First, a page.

It is amazing how things take care of themselves – take the garden for instance.
Little insects are eaten by larger insects, who in turn are eaten by spiders and frogs, who are hunted by birds and lizards. And so on…
Maybe it is special because it happens without us needed to be there at all.
Provided we don’t poison all the soil and air with pesticides and other contaminants, life finds a way to carry on doing what it always has.
So Boring – So Amazing
So what happens when you get too many Aphids in the garden? You get the Controllers!
What kind of control do you call it anyway – Organic, natural, nature – or all of them?
Here is what seems to be a female Earwig on a midnight snack. The next three photos are from the same Broccoli plant, which I have left in as Aphid bait and also to finish off the seed, which will be used for the next crop.
This cockroach must like it better outside than under the bed! Lucky me. This was the first time it dawned on me that the cockroach can be more than a scavenger, despite what how we label it.
And to top it off was a couple of Spiders laying in wait. Those webs are so effective at trapping prey, by morning they will be coated with struggling aphids.
The very next day I caught sight of a Hoverfly on a Lemon tree. What was she doing there I wonder? The next photo down could be the reason!
A Hoverfly larvae making busy with the aphids. This is on one of the Apple trees (the Pink Lady) from memory. A few of these will clean up all but the biggest of aphid infestations. Eating machines they be!!
Keep an eye on the little things; life unfolding. It can be tricky to spot, but well worth the effort.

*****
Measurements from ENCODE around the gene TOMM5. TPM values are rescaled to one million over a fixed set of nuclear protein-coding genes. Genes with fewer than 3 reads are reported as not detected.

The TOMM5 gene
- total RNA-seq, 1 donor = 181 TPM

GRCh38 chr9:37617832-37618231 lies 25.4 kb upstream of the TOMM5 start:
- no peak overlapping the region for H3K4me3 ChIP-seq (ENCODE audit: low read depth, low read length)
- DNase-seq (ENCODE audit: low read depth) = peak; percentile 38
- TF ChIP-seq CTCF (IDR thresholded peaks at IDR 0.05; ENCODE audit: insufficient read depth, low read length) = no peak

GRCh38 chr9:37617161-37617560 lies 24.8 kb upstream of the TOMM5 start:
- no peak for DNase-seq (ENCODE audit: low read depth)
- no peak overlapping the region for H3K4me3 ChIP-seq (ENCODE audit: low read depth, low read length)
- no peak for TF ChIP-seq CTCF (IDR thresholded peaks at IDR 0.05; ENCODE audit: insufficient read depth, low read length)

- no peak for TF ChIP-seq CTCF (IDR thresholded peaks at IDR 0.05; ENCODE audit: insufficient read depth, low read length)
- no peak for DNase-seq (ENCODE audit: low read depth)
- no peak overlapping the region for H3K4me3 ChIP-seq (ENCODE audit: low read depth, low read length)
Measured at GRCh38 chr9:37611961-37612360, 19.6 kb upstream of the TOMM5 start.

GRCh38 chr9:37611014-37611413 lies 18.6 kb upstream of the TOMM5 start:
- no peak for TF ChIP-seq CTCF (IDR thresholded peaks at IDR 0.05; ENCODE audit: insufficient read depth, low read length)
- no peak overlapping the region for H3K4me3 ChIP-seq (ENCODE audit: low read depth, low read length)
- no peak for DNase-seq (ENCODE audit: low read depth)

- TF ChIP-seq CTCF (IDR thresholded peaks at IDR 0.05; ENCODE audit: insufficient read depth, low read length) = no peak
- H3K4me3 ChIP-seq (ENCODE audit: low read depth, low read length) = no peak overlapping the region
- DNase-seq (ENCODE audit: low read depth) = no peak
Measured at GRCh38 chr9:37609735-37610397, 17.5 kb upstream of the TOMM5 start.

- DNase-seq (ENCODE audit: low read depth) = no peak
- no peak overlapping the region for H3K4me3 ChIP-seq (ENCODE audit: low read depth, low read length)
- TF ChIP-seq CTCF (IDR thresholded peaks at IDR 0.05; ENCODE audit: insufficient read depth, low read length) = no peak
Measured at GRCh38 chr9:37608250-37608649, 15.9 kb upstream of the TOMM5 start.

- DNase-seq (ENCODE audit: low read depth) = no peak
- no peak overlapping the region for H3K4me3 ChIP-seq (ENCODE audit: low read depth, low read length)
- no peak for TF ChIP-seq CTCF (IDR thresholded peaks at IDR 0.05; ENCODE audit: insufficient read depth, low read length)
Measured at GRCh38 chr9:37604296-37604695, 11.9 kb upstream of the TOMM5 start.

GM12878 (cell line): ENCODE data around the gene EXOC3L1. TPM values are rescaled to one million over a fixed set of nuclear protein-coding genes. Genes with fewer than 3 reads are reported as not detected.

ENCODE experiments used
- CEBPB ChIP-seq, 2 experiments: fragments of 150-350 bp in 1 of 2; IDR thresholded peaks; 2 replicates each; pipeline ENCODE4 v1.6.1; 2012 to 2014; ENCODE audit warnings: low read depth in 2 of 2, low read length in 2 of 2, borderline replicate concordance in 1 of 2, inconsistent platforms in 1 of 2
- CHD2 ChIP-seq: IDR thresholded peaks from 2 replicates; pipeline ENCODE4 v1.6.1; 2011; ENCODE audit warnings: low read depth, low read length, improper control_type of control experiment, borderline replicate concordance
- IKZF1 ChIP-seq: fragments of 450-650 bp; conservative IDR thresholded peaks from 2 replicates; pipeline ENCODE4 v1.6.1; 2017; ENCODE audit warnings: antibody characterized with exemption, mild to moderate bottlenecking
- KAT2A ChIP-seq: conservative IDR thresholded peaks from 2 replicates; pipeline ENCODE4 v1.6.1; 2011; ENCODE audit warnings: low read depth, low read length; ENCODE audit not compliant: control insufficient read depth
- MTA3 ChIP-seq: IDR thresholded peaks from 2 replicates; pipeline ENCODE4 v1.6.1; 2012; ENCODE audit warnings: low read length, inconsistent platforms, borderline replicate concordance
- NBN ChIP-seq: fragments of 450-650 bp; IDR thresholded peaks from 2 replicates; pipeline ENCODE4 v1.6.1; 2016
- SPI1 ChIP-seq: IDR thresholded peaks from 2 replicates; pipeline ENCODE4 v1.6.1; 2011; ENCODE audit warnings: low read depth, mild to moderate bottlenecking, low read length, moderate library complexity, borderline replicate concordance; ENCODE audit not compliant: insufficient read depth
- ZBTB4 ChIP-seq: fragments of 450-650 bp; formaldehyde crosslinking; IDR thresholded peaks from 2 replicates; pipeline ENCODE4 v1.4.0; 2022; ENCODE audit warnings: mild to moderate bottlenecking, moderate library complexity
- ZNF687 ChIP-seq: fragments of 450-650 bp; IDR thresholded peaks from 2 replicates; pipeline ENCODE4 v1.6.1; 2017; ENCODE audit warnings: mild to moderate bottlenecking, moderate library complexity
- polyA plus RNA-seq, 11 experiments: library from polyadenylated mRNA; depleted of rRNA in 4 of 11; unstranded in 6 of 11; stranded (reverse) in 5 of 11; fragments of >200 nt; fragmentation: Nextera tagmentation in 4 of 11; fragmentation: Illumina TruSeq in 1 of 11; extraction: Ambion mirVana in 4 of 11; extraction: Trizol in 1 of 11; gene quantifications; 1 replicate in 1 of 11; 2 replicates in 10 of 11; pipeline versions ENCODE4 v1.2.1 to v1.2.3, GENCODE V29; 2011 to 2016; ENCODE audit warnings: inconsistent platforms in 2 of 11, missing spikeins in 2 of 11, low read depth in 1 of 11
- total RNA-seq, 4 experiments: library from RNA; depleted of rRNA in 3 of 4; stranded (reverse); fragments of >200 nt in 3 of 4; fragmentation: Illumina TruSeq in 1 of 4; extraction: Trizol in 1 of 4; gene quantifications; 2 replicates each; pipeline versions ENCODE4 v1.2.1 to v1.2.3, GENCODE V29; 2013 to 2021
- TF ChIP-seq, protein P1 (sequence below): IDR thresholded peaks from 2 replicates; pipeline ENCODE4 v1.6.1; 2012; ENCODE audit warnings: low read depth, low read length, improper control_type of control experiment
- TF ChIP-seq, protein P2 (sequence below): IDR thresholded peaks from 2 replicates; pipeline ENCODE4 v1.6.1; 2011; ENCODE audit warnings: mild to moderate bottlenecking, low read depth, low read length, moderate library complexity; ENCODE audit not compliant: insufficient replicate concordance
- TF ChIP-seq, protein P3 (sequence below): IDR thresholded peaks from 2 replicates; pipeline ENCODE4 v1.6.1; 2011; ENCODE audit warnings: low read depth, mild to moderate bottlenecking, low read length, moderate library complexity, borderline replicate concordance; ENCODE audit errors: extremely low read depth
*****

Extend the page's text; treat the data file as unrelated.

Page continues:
OK so how else can I kill or remove those Aphids?
Granted, not all of us have the time to build up a natural arsenal to take on the aphid menace, so here are a couple of ways to do it by getting hands on!
- Pick them off by hand! Literally wipe those aphids off whatever you want them off, crush them up, and throw into the compost. I’d recommend gloves for the job, and get rid of ants around there also because their job being there is in protecting the aphids from predators.
- Spray with water. Yes that is all you need to do sometimes, either with a hose or spray bottle, as long as the pressure is not enough to damage the plant. An alternative to this is to add some dishwater liquid to the water, which will coat the aphids and leaves and make the whole environment very unpleasant for them.
- Spray with worm tea – A favourite fail-safe of mine that will kill all your aphids, and sometimes the things that are feeding on them also. Use this when all the other methods are not enough to keep them at an acceptable level. I use the word acceptable because as long as they are just a nuisance and not killing your plants, why not keep some and give all those wonderful predators a reason to stick around?
- Where Charlotte Came From: A Tale of Aphids and Silk (eclecticedibles.wordpress.com)
- Why is mutualism a good relationship between two organisms (wiki.answers.com)
- It’s a small, small, small world… (gcvhorticulture.wordpress.com)
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In winter I planted a bare root japanese maple in my backyard, in September new shoots were growing, but after a month of holiday, there were thousands of ‘black fly'(looks like alphid) on the new shoots! I wanted to make a soapy spray but I don’t have chilli or garlic in my kitchen, so straight away I get some worm juice and feed the plant from top to bottom, I know my veggies love worm juice and I was hoping the tree loves it too, just hoping it get stronger to flight the attack!
So I feed worm juice to the maple tree twice a week… and I don’t have to wait too long, just week later, most of the blackfly are gone! I can see only very few ‘black alphid’ still there, so every second week or so, I keep feeding my plants with worm juice, and now, in Dec, my japanese maple is growing happily in my back yard and so far, I don’t see alphid in my garden beds 🙂
That is an awesome story Keith. Worm tea is a killer for most of the bad bugs and plants love it. Truly the most potent fertilizer and repellent I’ve come across. And the benefit is with all the coffee grounds at my place, there is no shortage of vermicast to brew up!